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Astronomers find far-flung wind from black hole in universe’s first light
World | science | 17:03, 07 December 2018 | 1653

AKIPRESS.COM - Scientists have spotted wind from a supermassive black hole blowing at much greater distances than ever before, Science News reports.

Astronomer Mark Lacy and colleagues used the Atacama Large Millimeter Array in Chile to observe the universe’s first light, and found evidence of gusts flowing from a type of black hole called a quasar. The wind extends about 228,000 light-years away from the galaxy that surrounds the quasar. Previously, astronomers had seen signs of these winds only about 3,000 light-years from their galaxies.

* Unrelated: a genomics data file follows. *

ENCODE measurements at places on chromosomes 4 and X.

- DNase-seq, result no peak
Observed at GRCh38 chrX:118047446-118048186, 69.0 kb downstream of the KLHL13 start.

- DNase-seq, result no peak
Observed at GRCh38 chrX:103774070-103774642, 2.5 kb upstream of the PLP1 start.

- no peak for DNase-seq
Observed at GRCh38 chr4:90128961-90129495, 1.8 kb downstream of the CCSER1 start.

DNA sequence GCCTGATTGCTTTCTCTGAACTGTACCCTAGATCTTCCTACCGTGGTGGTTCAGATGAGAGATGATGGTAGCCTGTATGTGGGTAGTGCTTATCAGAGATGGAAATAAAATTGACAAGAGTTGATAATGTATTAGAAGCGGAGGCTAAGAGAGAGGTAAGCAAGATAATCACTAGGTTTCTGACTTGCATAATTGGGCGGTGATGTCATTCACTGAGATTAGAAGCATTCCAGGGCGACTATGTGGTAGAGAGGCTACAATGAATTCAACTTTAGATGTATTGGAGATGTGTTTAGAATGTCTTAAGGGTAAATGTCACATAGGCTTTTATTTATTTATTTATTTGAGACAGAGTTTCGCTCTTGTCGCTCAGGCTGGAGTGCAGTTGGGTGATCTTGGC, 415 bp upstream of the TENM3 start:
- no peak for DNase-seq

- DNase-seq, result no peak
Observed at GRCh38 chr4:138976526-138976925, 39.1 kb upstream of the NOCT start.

The result, published November 12 could help resolve questions about how black holes can grow with their galaxies, or shut galaxies down for good.

Black holes are best known for gravitationally gobbling everything that veers too close. Paradoxical as it sounds, supermassive black holes can also send material in the opposite direction, driving powerful flows of charged gas and plasma away from their host galaxies.

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